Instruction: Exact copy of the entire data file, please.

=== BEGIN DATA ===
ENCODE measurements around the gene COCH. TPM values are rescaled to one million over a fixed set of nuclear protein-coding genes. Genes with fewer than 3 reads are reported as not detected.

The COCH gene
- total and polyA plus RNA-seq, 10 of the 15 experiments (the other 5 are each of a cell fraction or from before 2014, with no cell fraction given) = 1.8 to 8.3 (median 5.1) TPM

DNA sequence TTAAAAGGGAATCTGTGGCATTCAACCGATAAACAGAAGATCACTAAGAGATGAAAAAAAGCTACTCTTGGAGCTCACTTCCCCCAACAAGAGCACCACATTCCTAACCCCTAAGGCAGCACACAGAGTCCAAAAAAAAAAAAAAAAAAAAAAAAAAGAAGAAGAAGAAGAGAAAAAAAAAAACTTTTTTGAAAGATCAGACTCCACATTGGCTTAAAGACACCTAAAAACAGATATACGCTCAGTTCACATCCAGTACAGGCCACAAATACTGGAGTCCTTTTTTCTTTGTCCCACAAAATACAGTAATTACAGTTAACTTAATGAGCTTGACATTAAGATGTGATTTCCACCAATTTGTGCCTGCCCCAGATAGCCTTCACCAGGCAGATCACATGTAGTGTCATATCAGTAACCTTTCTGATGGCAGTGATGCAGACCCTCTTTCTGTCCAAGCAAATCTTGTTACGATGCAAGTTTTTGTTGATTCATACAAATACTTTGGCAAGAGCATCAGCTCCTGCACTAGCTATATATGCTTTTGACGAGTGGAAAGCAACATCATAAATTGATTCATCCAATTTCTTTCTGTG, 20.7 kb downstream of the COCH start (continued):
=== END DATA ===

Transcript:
ENCODE measurements around the gene COCH. TPM values are rescaled to one million over a fixed set of nuclear protein-coding genes. Genes with fewer than 3 reads are reported as not detected.

The COCH gene
- total and polyA plus RNA-seq, 10 of the 15 experiments (the other 5 are each of a cell fraction or from before 2014, with no cell fraction given) = 1.8 to 8.3 (median 5.1) TPM

DNA sequence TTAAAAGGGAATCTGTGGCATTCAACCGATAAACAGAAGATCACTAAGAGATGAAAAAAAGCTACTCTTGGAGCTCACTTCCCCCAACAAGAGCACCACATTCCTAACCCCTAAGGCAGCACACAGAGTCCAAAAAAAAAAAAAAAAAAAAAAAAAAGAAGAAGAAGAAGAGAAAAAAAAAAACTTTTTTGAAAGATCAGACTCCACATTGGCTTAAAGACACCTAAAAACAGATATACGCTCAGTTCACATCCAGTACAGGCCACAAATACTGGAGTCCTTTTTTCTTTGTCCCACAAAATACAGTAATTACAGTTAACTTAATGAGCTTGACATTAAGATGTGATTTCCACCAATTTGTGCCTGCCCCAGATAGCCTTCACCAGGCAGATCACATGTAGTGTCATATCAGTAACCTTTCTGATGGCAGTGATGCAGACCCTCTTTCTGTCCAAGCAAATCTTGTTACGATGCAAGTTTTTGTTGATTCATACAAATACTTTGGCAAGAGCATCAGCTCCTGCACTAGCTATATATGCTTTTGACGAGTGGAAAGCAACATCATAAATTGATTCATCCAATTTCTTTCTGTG, 20.7 kb downstream of the COCH start (continued):